Why Do Middle Eastern Dictators Love Scuds?

Originally published on August 29, 2011 12:58 pm
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Of course, World War III between NATO and the Warsaw Pact never happened. But scuds with conventional warheads proved a durable export item for the old Soviet military. They were used by Iraq, and now they're used by Libya.

D: "Why do so Many Dictators Use Scud Missiles?" And Brian Palmer joins us from New York. Well, that's the question, why do so many dictators use scud missiles?

BRIAN PALMER: Dictators use scud missiles because they were a convenient weapon to get their hands on back in the '70s and '80s when they didn't have much of an air force and, therefore, no ability to project their power beyond their borders. And the Soviet Union kind of was willing to sell them to them.

PALMER: In recent days, they just haven't had a particularly strong flow of weapons into their country and so they use what they have and the scud is what they still have.

SIEGEL: The post-Cold War life of the scud missile used, again, without nuclear weapons. I guess the main event was in Iraq, when Iraq fired them against Israel and also against Saudi Arabia.

PALMER: Yeah. And then - and here they are again. What they do is they basically wheel them out of their hiding place. They're very easy to operate. You point them where you want them to go, which is a fairly large area within 150 to 200 miles. You send it on its way and you kind of close your eyes and see where it lands.

SIEGEL: You're right, though, that Scuds were an inconvenient weapon in one sense because they use a liquid fuel that complicates storing them.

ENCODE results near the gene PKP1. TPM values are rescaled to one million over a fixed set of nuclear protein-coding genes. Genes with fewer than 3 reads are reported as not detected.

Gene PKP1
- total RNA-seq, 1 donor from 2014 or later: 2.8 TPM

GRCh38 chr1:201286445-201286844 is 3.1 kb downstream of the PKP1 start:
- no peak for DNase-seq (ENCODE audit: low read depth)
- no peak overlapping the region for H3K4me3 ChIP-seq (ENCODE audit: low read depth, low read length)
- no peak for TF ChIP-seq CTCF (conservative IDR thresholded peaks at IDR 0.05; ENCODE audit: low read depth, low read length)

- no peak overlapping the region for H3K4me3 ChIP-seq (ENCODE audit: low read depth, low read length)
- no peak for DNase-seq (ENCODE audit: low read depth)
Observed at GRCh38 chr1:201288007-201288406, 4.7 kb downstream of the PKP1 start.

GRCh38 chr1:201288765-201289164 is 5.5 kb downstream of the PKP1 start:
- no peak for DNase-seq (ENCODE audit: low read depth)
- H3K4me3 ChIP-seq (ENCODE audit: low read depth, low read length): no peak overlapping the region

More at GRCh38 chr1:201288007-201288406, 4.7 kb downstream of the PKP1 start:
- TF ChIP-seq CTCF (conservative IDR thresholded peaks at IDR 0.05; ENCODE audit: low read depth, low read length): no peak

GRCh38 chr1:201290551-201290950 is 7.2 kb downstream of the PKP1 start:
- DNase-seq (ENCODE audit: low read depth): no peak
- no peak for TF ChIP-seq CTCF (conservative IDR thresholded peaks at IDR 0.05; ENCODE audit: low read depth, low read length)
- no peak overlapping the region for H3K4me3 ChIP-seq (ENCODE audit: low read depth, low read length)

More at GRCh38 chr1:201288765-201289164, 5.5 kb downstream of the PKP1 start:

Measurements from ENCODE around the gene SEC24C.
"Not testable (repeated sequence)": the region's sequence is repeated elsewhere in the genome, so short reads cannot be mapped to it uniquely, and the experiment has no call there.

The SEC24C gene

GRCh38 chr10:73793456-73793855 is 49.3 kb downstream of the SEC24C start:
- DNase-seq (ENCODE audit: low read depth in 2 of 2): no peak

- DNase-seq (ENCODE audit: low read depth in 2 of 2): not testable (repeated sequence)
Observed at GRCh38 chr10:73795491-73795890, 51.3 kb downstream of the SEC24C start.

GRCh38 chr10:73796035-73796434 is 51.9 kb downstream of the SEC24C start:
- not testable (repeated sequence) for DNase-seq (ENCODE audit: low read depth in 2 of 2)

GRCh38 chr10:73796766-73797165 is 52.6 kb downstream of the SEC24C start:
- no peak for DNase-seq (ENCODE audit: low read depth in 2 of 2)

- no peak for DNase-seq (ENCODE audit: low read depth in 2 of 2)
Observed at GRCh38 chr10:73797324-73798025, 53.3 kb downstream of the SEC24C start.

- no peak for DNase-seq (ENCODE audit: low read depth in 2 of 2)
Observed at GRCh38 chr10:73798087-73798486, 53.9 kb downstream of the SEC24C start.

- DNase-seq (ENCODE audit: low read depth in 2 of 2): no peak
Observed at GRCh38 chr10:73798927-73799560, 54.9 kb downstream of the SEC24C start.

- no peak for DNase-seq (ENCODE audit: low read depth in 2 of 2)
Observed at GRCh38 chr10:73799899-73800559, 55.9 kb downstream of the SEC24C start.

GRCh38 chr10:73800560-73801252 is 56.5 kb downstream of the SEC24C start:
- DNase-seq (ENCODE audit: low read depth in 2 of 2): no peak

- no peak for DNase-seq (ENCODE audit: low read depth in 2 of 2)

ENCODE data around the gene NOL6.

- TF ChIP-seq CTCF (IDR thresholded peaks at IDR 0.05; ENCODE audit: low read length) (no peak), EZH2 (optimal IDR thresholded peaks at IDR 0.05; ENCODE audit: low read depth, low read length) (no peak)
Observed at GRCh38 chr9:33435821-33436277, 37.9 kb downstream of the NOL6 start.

PALMER: The scud uses a liquid fuel, so imagine it's basically gasoline. You can't leave it inside the missile because it'll corrode it and so what they have is a missile that can't be fired very quickly and so they're not convenient in that sense.

SIEGEL: Now, when Saddam Hussein famously launched scud missiles against Israel, he did terrorize many residents of Tel Aviv. On the other hand, the scuds didn't actually do very much damage. They didn't hit very much. As you say, the idea is to point them and hope they land someplace. They're not very accurate weapons.

PALMER: No. That's why weapons experts refer to the scud as a weapon of terror rather a tactical weapon. You can't really achieve any kind of military objective with a scud except for scaring the people in the general area where you're shooting it because it's essentially a game of Russian roulette. If you lived in Tel Aviv and Israel at the time, you knew a scud was unlikely to hit you, but you knew that it was a possibility and this kind of creates this wave of fear through a population.

SIEGEL: Would you agree with that?

PALMER: So, Saddam wanted to use them against Iran, Iran wanted to use them against him. Libya was in a war with Chad. Egypt and Israel were not getting along well, and so if you looked on the marketplace and you saw, here's a missile that's got just enough range to hit my neighbor, this is exactly what I'm going to use.

SIEGEL: That's Brian Palmer of Slate magazine talking about the scud missile. Transcript provided by NPR, Copyright NPR.